Right there, on the couch in the Oval Office, the president and the first lady decide to go full poly. Their conversation is perfect. They affirm their love for each other. Frank says that this isn’t about his permission — that isn’t his to give. He simply knows that she respects his feelings (at least when it comes to the romantic aspect of their marriage) and he wants her to know he more than understands; he wants her to be happy and fulfilled.

...Ideally, poly connections are all about added value, not about conceding time or emotion to someone else. Sitting next to his wife holding her hands, Frank makes a proposal that shows just how much he understands how poly families work.

“Look, Claire, we’ve been a great team. But one person—one person cannot give everything to another person . . . I don’t see you the way he sees you,” he says. “I mean, if we’re gonna go beyond marriage, let’s go beyond it.”


Once they decide to truly go beyond marriage, the poly aspects of their life are depicted in the deliciously mundane way most ethically non-monogamous households work.... The writers avoid sensationalism and conflict when most viewers are anticipating emotional drama. I know people were expecting drama because this is the exact sort of moment on the minds of those who ask me, “Yeah, but how does it work?” From now on, I’m just going to send them this perfectly-crafted scene:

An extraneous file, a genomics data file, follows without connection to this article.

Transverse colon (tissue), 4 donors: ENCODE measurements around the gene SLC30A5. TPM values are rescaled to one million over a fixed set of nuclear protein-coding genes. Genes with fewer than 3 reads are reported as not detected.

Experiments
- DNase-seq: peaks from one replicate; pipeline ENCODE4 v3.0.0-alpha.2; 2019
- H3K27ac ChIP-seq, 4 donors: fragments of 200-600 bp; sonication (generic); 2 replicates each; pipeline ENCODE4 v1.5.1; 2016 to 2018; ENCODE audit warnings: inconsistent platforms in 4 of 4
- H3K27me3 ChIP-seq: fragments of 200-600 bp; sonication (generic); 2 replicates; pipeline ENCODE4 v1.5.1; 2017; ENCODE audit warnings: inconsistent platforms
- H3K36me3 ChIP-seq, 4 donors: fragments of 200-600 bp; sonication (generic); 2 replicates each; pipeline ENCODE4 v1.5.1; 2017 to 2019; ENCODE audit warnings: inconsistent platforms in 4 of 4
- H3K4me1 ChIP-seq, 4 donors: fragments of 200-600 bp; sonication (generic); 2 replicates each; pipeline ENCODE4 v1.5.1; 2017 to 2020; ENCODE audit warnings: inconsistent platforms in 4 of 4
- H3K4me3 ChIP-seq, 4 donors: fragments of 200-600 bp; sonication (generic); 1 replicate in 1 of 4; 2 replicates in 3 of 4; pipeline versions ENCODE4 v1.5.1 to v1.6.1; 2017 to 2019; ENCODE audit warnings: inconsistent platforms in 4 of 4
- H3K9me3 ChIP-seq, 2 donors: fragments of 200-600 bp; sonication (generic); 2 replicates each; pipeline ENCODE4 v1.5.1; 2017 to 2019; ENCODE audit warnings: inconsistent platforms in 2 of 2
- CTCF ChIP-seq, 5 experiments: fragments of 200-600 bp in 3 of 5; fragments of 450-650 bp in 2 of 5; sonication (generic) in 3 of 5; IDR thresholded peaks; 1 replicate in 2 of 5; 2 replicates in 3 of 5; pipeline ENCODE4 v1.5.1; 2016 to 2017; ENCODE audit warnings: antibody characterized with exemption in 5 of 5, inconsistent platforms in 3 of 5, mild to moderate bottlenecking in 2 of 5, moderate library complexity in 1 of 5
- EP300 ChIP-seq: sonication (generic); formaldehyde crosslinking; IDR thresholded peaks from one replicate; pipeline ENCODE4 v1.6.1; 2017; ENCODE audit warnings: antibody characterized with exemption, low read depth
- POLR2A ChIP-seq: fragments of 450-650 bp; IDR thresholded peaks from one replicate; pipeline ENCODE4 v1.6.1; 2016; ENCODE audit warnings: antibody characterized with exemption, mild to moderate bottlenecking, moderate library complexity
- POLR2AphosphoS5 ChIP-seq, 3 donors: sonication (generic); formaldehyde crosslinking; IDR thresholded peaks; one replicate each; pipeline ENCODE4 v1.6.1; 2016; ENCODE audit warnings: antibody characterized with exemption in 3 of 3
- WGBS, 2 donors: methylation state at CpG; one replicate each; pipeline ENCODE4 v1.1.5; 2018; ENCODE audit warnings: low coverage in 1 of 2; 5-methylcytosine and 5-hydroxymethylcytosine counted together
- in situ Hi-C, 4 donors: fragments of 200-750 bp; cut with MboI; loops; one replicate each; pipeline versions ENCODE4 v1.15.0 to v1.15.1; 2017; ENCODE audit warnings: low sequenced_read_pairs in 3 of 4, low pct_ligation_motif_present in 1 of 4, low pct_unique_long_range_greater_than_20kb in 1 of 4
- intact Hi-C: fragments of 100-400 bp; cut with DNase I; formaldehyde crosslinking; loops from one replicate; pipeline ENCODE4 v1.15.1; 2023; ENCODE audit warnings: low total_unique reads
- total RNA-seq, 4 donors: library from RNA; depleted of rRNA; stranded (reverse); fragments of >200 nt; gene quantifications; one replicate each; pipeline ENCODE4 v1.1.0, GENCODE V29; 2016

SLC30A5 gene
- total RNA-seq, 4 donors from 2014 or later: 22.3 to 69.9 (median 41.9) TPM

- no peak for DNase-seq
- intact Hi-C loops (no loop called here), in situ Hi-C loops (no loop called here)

We see the three of them at their first breakfast together following Tom’s first night in the White House. No one speaks (typical in many homes, poly or no); but no one avoids eye contact. Tom graciously watches where Frank and Claire sit to see which chair isn’t claimed. Claire smiles appreciatively at Frank after he passes the apples he’s sliced to Tom who has set plates in front of everyone. Frank delves into the newspaper as the scene fades to black.

As the theme music and credits started, I felt the warm calm of validation. I’d just seen my ideal life on screen — without sensationalism. Here’s hoping the plot continues.

Read her whole article (March 17, 2016).

Then again, a commenter elsewhere says, "It's clear it's a manipulative weird thing in this show, as most things are in this show."

Update March 21: Slate posts a thoughtful article, with videos of key scenes.




Blogger Maya-G said...


March 20, 2016 1:27 PM